Welder Dave Senior Member

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    Kubota may have gone back to some IDI engines. My knowledge was more with the engines used in skid steers. Nothing wrong with a parent block engine. Ford tractors and industrial equipment used parent block engines. Ford used to claim that if an engine required a complete overhaul a parent bore was cheaper than a sleeved bore. When talking about an in frame rebuild doesn't that generally apply to large engines like in trucks? If you look after an engine and get 15-20,000 hours and have to pull it out and tear it down completely, wouldn't you want to do the same thing even it was sleeved engine?
     
  7. check

    check Senior Member

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    I don't know about today, but when I was in it 35 years ago, a Cummins truck engine would go 300,000 miles before it needed an in frame overhaul. At 600,000 miles it needed another in frame overhaul. If you wanted to get more than 900,000 miles out of it, you would have to remove the engine and tear it down completely, which was generally cost-prohibitive to do on a 900,000 mile truck.
    My 1955 Ford tractor came from the factory with sleeves, and that's a gas tractor. Ford sleeved all their industrial engines up to a certain date, then they figured it was cheaper to sell parent bore blocks and new tractors when those wore out.
    If you look after an engine and get 15 to 20K hours out of it, the unit it's in is not likely to last another 15K hours so you don't want to gamble the expense of a strip down overhaul. You want to do a "light overhaul" consisting of rolling in a set of rod and main bearings, restore compression and have the valves ground, the objective being to get another 3 to 5K hours out of it, which is a much better option than going to the dealer and the banker to get a new throw away machine.
     
  8. Birken Vogt

    Birken Vogt Charter Member

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    You mean here?

    1903-3020__17214.1474513706.jpg
     
  9. Delmer

    Delmer Senior Member

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    The story I always heard was "we farmed the whole 160 acres with one 8N, dad would plow all day and the boys would take shifts overnight, rebuilt that tractor every year" That was the technology of the day and it worked until something better came along.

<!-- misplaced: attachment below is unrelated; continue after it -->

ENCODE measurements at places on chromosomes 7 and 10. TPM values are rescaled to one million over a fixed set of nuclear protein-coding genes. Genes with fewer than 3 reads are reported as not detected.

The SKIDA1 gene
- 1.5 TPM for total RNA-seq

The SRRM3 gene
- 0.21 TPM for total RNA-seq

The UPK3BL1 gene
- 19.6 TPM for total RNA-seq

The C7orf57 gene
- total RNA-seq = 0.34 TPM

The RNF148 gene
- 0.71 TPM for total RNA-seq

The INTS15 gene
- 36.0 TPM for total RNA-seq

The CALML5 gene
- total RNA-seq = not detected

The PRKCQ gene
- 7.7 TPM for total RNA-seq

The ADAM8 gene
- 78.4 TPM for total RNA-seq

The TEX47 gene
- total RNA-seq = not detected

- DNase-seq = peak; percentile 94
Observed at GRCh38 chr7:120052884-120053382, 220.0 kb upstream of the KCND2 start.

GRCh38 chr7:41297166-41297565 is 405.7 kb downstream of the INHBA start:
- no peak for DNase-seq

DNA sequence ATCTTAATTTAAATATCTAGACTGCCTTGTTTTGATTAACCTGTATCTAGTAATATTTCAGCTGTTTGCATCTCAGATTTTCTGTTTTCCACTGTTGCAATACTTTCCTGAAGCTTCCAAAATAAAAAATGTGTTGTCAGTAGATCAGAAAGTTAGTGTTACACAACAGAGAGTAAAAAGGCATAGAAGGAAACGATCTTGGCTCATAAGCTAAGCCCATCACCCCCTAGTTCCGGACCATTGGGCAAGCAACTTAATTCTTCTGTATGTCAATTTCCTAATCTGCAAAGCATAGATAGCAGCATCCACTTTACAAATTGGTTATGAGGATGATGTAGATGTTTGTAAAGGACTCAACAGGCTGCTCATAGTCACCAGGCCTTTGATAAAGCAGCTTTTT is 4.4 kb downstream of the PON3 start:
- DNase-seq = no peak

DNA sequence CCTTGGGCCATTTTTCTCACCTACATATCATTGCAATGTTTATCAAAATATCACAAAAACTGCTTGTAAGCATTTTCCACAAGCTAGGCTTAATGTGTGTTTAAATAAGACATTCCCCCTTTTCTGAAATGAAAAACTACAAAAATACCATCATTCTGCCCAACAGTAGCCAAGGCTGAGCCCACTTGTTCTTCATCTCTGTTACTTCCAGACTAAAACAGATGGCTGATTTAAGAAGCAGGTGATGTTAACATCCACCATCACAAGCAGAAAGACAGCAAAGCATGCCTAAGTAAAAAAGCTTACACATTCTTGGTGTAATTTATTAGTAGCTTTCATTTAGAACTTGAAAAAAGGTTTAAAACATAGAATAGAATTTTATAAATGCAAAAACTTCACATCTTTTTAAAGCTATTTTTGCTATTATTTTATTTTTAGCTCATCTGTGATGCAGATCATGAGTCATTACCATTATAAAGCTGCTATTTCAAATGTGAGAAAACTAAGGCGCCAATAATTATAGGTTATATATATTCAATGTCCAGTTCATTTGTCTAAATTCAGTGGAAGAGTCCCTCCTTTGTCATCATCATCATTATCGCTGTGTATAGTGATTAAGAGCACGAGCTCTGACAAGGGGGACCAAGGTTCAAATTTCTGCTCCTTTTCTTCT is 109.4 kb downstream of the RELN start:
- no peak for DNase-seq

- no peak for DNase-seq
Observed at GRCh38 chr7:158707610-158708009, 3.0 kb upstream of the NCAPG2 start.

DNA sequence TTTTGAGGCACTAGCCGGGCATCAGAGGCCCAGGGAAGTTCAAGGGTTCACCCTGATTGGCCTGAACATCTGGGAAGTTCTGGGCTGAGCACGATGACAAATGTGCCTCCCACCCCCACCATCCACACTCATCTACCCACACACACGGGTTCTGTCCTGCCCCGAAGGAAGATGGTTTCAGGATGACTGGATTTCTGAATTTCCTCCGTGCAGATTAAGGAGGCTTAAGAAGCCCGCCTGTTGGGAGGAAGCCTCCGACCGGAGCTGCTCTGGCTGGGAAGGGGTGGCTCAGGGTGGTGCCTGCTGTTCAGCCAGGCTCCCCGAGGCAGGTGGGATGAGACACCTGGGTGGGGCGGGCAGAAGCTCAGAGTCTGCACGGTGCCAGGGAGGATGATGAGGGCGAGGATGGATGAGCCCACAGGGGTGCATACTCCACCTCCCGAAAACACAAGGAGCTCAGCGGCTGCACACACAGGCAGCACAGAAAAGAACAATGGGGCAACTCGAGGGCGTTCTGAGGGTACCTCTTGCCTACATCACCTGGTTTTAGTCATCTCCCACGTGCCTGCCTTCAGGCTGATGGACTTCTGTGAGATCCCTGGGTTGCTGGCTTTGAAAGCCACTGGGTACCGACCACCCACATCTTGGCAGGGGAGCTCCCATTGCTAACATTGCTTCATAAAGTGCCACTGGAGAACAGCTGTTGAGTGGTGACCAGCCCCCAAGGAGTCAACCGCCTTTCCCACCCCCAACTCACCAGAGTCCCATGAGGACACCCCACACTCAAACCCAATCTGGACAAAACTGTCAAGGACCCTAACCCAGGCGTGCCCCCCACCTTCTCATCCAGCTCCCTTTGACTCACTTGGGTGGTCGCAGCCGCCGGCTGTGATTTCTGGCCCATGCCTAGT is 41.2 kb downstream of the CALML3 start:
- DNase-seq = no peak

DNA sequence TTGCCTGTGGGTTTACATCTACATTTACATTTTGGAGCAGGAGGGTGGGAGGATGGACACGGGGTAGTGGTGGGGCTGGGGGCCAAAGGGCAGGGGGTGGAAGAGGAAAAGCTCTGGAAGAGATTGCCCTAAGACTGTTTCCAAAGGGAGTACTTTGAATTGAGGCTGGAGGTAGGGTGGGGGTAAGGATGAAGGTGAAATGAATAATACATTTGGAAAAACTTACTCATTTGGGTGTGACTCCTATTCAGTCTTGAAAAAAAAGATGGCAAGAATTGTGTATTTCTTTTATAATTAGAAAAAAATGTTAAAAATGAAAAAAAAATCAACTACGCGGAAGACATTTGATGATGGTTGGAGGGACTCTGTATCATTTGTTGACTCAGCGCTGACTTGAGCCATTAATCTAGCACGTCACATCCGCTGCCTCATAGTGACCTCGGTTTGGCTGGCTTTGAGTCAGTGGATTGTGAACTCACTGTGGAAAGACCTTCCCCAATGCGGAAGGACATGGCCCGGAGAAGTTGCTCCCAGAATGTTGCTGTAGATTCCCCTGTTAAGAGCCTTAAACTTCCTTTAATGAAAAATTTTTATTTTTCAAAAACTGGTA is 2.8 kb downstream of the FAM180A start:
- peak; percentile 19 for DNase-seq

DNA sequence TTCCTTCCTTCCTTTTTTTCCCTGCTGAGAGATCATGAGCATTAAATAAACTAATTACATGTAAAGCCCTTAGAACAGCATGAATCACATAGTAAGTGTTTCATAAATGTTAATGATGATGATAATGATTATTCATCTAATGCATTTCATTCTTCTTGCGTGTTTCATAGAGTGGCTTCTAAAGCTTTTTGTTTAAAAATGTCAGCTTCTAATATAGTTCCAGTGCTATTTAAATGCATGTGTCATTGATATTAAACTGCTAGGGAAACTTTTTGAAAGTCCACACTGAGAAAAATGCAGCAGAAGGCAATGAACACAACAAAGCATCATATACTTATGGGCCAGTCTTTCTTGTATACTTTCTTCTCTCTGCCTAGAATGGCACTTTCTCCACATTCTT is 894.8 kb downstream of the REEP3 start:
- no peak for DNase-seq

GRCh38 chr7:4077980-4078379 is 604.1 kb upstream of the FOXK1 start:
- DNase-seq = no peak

10. Midnightmoon

    Midnightmoon Member

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    Yes thats the spot on the injector
     
  11. Birken Vogt

    Birken Vogt Charter Member

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    So I guess it is possible it filled the hole up with diesel when off at some point.
     
  12. Midnightmoon

    Midnightmoon Member

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    Well kubota warranty came through. Best part was drilling the hole through the block into the cylinder.

    Cheaper to throw it away then send it back to kubota to be remanned. What a waste. We have a nice inventory of new parts now.
     
  13. kshansen

    kshansen Senior Member

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    Can you run a tap in the hole and put a pipe plug in it????
     
  14. Midnightmoon

    Midnightmoon Member

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    Anything is possible but it goes through the outside of block, through the water jacket and through the cylinder wall. It could be done but.........I'm not that into recycling. I will however save everything but the block for when another one out of warranty fails
     
  15. Birken Vogt

    Birken Vogt Charter Member

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    That might be a long time. They don't fail very often for my customers. Maybe your customers break them more often.

    But I would give serious thought to sleeving and plugging this one if you have the means to do it cheaply.
     
  16. ChiffChiff

    ChiffChiff Member

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    I have seen bent rods on 3 cylinder Kubotas used in Bobcat MT-52 and MT-55s when I worked at a dealer that were caused in a similar way. They would run them on a steep side hill and oil in the valve cover would pool up on the right side where that tube going to the intake manifold was. Oil would get sucked into the intake and hydrolock the engine and bend a rod.